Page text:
CNU XV Blog, Part 12: Duany on cities vs. suburbs
This afternoon, Andres Duany spoke about the relationship between cities and suburbs. He began by noting that contrary to popular myth, New Urbanists are quite involved in urban development; the only reason people think otherwise is that NU development fits into cities rather than sticking out like the proverbial sore thumb.
But most of his speech addressed how suburbs outcompete cities, and how cities can learn from suburbs. He focused on the following:
1. Amenities. The suburbs' major amenity is spare land: larger back yards, etc. In the mid-20th century, cities tried to compete by echoing the suburbs, with lower density, more parking, more greenspace, etc. This strategy failed miserably- why have a half suburb when you can have the whole thing? Instead, cities should focus on their chief amenity, the public realm. A healthy city has a better public realm, better streets, than suburbs. This is the one area in which suburbs cannot compete with downtowns. Density is necessary for this, but it is NOT sufficient- high density sprawl with no streetlife cannot compete with low density suburbia, which is why so many older suburbs are fading.
How do you get healthy streetlife? Mixed use. Without mixed use you have lunch-only restaurants in downtowns that die after dark.
Bring in activities used every day. Focus on (and subsidize if necessary) activities used regularly, NOT activities used once in a while. Yes to movies and restaurants used every day. No to football stadia used 8 times a year, or festivals that occur once a year.
2. Comfort- Cities must not only be safe, they must feel safe. It is not even enough to be as safe as 1950 Detroit, with less street crime than today but still plenty of beggars, trash, graffiti etc. Cities must feel as safe as suburbs do today. How does this work? Start with a few blocks; create more surveillance, both with cameras and by individual municipal officials. (On the other hand, in marginal neighborhoods where this is least practical, appeal to the risk-oblivious).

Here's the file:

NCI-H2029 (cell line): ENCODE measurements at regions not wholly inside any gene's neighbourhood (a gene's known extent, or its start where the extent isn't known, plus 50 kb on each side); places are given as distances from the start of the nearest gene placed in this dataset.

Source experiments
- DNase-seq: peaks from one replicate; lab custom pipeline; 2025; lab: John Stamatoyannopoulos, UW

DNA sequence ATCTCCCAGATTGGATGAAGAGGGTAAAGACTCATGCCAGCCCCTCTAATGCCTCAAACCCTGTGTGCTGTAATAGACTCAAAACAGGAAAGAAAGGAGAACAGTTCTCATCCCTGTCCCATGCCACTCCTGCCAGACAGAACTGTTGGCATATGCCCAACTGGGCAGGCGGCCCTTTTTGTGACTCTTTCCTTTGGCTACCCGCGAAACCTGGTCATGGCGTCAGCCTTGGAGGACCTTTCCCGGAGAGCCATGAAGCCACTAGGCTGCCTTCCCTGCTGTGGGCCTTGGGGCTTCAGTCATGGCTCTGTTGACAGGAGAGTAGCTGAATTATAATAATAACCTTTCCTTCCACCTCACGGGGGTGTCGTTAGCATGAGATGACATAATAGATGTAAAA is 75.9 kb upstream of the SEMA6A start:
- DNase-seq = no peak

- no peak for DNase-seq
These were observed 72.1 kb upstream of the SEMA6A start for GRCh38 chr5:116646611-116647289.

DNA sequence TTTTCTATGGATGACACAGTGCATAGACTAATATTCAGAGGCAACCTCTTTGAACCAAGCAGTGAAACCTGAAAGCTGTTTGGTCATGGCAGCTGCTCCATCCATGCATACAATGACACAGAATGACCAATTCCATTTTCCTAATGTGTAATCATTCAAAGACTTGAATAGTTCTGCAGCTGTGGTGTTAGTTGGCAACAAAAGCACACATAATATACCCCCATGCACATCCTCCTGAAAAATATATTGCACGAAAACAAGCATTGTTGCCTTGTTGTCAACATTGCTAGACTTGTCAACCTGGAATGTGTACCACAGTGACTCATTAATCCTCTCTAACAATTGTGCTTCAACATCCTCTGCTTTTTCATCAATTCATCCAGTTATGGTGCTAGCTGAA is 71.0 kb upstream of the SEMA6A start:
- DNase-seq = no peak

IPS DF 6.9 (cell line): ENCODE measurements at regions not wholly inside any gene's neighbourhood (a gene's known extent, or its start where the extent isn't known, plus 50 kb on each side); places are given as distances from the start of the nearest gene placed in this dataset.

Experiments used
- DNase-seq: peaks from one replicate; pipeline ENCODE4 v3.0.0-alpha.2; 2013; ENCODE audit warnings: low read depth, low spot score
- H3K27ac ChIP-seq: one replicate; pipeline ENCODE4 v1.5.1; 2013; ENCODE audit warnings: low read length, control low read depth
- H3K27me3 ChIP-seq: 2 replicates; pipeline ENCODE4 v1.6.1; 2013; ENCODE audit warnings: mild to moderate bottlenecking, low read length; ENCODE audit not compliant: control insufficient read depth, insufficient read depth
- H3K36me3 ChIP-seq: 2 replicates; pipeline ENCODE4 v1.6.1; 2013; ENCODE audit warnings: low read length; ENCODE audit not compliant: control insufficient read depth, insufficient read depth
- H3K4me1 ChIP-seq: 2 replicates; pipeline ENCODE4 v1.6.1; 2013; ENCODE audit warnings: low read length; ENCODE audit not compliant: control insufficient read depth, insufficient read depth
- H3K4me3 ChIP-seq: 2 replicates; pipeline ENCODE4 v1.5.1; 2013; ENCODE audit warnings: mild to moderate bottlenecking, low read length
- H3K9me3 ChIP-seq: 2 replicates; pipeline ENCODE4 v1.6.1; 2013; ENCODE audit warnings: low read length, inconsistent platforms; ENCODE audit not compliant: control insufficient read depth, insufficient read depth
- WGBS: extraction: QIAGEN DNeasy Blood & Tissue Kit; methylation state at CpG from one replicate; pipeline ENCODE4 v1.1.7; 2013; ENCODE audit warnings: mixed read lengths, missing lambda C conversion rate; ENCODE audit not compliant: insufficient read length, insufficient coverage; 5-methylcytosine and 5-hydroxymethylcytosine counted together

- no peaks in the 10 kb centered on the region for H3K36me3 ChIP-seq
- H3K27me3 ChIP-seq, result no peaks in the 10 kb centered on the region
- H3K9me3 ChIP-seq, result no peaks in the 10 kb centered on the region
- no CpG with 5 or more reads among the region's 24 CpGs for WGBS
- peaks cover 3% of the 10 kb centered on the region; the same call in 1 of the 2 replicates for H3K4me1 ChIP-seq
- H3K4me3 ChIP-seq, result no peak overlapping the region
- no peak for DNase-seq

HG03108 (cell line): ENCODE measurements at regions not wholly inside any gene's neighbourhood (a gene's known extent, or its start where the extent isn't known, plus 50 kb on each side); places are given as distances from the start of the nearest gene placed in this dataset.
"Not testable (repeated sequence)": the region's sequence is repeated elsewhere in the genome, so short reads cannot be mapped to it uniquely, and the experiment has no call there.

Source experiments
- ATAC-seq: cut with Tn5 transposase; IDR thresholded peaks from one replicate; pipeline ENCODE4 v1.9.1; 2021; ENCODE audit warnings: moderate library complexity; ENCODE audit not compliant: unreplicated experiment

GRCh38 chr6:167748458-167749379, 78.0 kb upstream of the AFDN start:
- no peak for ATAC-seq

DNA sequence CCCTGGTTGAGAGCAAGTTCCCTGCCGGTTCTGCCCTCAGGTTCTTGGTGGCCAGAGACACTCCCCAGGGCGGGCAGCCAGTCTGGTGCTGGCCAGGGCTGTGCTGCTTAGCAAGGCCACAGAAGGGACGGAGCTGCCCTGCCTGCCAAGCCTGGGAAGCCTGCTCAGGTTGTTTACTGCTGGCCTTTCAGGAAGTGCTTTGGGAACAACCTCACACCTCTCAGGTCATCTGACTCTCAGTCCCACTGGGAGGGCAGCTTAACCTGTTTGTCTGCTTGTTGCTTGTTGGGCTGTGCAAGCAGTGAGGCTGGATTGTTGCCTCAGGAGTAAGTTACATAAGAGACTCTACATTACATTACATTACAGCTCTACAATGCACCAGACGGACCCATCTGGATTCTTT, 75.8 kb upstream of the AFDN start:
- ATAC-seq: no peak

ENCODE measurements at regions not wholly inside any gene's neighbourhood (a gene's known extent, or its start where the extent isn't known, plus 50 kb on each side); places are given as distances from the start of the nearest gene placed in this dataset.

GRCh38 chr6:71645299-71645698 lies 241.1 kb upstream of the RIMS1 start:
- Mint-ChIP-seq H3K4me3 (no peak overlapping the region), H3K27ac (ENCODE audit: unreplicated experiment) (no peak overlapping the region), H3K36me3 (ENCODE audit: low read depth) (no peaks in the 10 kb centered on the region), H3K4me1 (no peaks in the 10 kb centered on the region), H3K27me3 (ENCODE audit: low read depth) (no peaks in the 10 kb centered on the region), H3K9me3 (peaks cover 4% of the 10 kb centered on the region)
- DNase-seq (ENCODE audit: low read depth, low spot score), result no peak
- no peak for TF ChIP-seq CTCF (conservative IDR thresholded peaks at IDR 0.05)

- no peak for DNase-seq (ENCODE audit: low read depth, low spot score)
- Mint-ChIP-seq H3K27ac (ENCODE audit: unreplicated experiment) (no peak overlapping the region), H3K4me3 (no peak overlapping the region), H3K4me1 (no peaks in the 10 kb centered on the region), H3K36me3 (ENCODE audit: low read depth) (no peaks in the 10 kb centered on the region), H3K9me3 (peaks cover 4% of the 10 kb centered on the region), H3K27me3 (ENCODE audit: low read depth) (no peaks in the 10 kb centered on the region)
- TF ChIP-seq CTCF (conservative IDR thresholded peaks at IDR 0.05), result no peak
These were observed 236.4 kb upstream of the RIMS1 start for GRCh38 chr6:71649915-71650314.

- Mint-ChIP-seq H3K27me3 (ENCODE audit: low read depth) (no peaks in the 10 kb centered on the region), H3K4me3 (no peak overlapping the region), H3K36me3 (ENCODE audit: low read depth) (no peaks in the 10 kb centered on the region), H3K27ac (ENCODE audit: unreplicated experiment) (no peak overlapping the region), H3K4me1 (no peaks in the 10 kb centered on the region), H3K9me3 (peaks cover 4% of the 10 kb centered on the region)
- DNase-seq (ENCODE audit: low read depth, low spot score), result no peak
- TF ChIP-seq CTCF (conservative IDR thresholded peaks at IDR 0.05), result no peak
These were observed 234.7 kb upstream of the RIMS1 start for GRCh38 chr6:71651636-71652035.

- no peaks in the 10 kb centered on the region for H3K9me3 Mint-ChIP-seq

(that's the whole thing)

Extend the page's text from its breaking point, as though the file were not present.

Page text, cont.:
3. Schools- If you want families, you have to have schools which appeal to suburbia. If not, forget about families and appeal to singles and empty nesters. (Duany didn't speak about how to fix schools- wisely, given the complexity of the topic).
4. Predictability- Investors like predictability; suburbs provide predictability by ensuring that if you comply with their master plan, you can build instantly. To be fair, large suburban developments do require developers to run a political gauntlet. But smaller developments are permitted virtually instantly, because there is a master plan that allows development as of right. By contrast, in cities even smaller developments require NIMBY-fighting and lawyers. A strong plan is the remedy for this - cities should create comprehensive plans that allow development as of right and thus ensure that developers don't have to worry about rezoning, NIMBYism etc. In other words, given the ubiquity of zoning, planning actually means MORE property rights, not fewer, in an urban environment.
5. Retail- A lot of New Urbanists deplore out of town chains. But out of town chains often have better product selection and more appealing packaging, lighting etc. than "mom and pop" stores. A business district without national chains can't compete with suburbia. (It is not clear whether Duany thinks this is equally true of "Big Box" retail such as Wal-Mart).
6. Private governments- Suburbs have private governments (homeowners' associations, etc.) that are smaller, and thus more responsive, than city governments. If cities can duplicate this they will be more appealing.
The good news: just as traditional urbanism is infecting the suburbs, good government is infecting cities.
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